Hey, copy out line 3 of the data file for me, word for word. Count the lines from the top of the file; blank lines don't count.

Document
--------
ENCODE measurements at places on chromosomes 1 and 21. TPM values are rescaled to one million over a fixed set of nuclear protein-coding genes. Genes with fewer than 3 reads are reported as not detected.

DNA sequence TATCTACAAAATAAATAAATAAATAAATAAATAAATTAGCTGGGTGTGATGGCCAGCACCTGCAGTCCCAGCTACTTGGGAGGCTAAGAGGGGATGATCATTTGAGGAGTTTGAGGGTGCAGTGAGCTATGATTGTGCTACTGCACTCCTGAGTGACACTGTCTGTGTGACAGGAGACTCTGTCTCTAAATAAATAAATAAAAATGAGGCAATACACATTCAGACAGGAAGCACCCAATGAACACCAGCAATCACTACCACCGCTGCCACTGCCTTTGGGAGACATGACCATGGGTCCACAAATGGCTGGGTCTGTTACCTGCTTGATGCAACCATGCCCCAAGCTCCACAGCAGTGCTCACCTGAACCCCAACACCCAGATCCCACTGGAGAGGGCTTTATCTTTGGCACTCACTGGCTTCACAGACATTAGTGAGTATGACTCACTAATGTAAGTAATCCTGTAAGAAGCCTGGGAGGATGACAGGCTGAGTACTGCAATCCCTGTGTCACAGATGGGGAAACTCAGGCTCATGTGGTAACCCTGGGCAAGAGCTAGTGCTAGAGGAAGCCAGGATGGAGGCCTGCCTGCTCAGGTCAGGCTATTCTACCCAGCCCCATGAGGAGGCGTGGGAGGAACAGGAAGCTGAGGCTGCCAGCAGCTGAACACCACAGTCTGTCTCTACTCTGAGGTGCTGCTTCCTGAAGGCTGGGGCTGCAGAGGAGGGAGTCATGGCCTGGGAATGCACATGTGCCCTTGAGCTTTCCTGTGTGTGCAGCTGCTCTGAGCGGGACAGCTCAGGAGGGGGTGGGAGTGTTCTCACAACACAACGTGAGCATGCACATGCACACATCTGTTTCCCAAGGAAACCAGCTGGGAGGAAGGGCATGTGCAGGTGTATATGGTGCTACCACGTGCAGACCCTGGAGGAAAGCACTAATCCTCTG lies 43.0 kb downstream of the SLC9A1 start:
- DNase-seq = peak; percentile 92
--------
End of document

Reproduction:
- DNase-seq = peak; percentile 92